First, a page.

Thursday, June 16, 2011


A small format oil on panel study inspired by the works of Jacob van Ruisdael, 1628-1682, supreme master of dutch landscape. In this case using cold press linseed oil as a medium and walnut oil as a brush cleaner, no turps for me!

9 comments:

Daniel Ljunggren said...

Wow. Balance and weight distribution is great!

Walter L. Mosley said...

Beautiful!

margplum said...

Saffola oil also works really well, washes out with soap and water, and keeps your brushes happy.
How small is small? is this a little 4x5?
I'm seeing sap green, yellow ochre, ultramarine, ands mayhaps burnt sienna? I really love how you use blues.

Koen Ivens said...

Beautiful work! I'm not an expert in oil-painting but: doesn't it take a lifetime for the painting to get dry or do you use something to speed the drying?

Keul said...

Beautiful as usual... I love the light you put on a particular part of the ground, it gives a lot of emotion to the hole painting.
Does walnut oil work as well as turps to wash the brushes? as i work at home it would change my life!

Shane Pierce said...

love it man! Your brushwork is always the best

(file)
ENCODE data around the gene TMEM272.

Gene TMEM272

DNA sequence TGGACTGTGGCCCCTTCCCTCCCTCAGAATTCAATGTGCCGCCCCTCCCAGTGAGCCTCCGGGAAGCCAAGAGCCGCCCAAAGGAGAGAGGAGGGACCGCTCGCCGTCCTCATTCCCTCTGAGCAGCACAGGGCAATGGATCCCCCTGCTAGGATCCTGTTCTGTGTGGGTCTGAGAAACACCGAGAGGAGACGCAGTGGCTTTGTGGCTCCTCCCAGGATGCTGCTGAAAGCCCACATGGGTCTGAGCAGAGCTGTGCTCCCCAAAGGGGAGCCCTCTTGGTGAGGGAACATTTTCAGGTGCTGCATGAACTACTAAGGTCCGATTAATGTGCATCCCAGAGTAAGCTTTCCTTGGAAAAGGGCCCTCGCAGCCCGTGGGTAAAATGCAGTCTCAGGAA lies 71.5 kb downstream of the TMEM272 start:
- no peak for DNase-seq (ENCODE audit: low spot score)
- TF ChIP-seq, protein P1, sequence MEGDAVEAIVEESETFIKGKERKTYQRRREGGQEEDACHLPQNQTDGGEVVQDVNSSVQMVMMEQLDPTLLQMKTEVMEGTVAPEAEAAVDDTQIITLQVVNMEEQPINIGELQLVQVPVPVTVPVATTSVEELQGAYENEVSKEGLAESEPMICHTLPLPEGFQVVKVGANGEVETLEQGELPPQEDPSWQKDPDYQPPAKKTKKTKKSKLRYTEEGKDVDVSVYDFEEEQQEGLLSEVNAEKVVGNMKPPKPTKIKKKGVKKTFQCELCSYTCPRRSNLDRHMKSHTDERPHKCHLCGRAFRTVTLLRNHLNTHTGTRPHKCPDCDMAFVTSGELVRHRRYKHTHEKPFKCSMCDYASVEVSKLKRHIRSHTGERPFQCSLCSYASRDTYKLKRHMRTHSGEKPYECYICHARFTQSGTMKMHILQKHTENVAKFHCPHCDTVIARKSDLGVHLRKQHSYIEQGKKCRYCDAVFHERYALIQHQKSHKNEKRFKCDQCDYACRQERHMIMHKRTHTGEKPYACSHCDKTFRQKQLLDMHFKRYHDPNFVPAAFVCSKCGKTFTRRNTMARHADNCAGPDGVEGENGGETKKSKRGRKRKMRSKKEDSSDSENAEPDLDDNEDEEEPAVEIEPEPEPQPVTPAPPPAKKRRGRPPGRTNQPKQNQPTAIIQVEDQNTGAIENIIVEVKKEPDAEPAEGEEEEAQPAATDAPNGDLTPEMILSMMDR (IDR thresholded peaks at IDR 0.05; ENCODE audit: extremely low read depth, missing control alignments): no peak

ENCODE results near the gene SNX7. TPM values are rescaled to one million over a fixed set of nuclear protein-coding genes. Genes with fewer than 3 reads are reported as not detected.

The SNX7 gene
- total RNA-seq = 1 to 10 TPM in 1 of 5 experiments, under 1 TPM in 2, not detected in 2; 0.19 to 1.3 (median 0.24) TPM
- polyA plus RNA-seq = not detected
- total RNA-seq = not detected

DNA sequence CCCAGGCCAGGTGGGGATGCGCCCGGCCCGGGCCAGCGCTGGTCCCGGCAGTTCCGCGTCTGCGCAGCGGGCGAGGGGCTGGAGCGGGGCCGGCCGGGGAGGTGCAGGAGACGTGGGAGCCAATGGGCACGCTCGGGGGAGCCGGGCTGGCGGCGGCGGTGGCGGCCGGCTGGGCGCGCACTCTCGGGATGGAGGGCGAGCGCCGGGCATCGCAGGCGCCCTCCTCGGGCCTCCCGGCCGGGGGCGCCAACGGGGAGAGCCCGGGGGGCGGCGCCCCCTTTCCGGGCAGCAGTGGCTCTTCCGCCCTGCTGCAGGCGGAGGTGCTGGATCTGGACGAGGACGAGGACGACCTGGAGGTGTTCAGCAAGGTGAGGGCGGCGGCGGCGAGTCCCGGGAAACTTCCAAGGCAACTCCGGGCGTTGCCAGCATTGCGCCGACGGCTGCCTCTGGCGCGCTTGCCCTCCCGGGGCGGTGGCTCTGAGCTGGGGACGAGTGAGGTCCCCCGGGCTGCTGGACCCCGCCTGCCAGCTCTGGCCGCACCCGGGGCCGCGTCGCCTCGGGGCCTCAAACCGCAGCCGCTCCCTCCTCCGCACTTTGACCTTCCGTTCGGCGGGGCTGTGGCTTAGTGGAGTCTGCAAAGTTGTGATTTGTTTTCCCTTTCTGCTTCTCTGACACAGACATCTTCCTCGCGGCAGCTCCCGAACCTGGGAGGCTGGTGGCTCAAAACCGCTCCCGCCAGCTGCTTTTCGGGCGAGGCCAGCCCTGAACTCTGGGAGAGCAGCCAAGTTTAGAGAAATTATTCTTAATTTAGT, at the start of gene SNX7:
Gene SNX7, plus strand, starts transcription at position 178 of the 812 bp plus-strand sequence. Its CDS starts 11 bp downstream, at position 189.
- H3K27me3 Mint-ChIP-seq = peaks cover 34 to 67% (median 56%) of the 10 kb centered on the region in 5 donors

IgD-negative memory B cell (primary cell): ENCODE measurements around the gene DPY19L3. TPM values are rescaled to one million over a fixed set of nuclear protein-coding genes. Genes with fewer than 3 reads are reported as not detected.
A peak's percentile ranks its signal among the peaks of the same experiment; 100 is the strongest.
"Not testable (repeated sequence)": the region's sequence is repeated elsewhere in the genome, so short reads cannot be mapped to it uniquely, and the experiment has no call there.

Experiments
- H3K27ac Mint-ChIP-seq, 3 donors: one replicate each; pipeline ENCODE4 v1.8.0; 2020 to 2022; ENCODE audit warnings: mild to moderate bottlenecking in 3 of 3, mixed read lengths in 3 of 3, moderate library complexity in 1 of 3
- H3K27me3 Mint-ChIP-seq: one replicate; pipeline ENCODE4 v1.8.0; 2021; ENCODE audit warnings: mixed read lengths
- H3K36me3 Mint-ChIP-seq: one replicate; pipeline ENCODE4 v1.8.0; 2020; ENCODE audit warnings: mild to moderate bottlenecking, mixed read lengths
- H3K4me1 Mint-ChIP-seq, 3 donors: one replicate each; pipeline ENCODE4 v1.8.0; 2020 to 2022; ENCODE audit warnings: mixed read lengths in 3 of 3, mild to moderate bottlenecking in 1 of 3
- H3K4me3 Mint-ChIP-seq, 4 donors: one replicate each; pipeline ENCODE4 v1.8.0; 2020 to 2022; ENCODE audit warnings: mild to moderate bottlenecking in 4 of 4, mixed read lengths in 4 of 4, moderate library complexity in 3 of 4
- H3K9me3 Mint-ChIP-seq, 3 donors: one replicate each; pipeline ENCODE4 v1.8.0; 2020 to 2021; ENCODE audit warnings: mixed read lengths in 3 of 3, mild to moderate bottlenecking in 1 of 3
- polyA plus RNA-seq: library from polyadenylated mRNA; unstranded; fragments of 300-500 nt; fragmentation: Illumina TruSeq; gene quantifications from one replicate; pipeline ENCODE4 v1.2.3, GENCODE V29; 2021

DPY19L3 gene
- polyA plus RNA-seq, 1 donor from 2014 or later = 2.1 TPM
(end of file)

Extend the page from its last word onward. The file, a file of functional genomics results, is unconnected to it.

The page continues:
bvjittison said...

I see characteristics of "The Great Oak" 1652 by Ruisdael. I like rhythm and flow of movement in your version better. There is more harmony in the symphony of shapes. You have infused your painting with more energy.

Adam said...

This is fantastic. Love it. Makes me want to study old Dutch paintings more. I feel like it's my heritage or something.

E.Tiemens said...

Thank you everyone for the kind comments! Bvjittison, that was over the top, I'm always humbled by Ruisdael. I just saw one of his oak grove drawings at Boston's BFA, breathtaking use of gray wash over black chalk(crayon). The energy of the drawings almost is more interesting than the paintings. Also the liberal use of staffage figure painters hints at the market of these landscapes at the time and the amount of specialization each genre artist focused on.

-Erik